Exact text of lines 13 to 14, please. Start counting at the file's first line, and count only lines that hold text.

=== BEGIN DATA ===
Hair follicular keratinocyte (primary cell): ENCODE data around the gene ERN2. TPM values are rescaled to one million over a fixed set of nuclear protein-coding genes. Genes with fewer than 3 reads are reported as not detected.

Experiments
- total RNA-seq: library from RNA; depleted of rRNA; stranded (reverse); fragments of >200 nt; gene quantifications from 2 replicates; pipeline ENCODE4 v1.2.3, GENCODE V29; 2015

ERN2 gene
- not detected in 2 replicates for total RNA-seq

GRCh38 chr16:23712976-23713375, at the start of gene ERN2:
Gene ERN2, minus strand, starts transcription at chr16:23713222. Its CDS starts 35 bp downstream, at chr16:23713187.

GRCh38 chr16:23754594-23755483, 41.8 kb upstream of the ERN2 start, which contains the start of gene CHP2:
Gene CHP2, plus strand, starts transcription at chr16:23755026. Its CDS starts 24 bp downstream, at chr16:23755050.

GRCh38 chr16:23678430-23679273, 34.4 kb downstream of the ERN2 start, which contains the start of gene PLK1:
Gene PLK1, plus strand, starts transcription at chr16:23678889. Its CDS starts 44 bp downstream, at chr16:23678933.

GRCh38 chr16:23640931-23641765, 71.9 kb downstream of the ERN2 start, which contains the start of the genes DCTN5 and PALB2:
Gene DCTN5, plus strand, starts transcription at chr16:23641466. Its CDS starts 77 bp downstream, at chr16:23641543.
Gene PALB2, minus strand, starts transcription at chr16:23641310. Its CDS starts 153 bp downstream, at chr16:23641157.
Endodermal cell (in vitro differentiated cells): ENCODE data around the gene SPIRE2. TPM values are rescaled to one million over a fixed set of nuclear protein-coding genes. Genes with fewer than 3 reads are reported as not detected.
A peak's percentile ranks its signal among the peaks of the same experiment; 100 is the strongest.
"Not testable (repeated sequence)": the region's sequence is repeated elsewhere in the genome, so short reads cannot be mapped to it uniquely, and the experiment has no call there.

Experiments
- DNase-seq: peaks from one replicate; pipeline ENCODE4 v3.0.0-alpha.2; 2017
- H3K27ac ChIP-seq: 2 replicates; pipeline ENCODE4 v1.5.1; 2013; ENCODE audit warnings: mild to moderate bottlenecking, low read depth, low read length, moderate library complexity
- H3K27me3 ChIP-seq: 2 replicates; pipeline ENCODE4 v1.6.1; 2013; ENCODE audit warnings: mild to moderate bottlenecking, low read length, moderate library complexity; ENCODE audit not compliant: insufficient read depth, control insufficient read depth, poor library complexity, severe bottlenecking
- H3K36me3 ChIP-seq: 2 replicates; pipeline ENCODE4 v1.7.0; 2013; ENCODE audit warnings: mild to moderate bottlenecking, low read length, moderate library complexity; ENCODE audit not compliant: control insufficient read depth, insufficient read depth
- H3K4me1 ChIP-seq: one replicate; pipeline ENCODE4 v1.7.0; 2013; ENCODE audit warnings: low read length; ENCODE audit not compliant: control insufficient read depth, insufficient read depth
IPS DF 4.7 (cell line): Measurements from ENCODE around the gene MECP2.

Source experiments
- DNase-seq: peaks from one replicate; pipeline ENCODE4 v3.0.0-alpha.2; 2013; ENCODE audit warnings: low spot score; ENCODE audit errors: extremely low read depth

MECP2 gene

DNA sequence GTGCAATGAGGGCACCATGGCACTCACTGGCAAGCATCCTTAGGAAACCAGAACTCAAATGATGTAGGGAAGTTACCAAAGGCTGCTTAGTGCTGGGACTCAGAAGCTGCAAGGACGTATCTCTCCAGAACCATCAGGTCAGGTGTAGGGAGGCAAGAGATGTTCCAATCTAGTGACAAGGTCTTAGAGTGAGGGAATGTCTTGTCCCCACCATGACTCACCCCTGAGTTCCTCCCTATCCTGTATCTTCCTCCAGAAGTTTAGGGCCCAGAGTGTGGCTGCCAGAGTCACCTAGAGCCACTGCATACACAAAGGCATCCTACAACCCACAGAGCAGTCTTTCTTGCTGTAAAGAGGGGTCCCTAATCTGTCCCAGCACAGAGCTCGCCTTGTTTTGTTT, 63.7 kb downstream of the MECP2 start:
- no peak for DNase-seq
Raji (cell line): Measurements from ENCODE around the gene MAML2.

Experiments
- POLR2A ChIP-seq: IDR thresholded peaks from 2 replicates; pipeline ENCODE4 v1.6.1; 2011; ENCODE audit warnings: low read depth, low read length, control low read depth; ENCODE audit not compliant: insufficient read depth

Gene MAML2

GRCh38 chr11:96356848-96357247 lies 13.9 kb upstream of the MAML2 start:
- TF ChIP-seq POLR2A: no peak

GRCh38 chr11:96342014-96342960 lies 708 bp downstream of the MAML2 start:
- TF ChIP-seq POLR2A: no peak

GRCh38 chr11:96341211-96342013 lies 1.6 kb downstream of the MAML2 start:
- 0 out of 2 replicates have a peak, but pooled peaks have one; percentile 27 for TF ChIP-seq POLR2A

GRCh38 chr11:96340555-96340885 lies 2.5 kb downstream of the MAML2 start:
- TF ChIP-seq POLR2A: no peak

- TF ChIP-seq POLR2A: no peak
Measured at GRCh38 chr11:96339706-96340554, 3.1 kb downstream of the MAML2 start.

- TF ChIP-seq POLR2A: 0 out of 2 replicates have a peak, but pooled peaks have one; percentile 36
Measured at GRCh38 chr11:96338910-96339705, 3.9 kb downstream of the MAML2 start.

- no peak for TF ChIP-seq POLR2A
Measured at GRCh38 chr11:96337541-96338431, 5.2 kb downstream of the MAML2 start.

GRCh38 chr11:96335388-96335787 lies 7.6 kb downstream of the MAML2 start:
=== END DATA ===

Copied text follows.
Gene DCTN5, plus strand, starts transcription at chr16:23641466. Its CDS starts 77 bp downstream, at chr16:23641543.
Gene PALB2, minus strand, starts transcription at chr16:23641310. Its CDS starts 153 bp downstream, at chr16:23641157.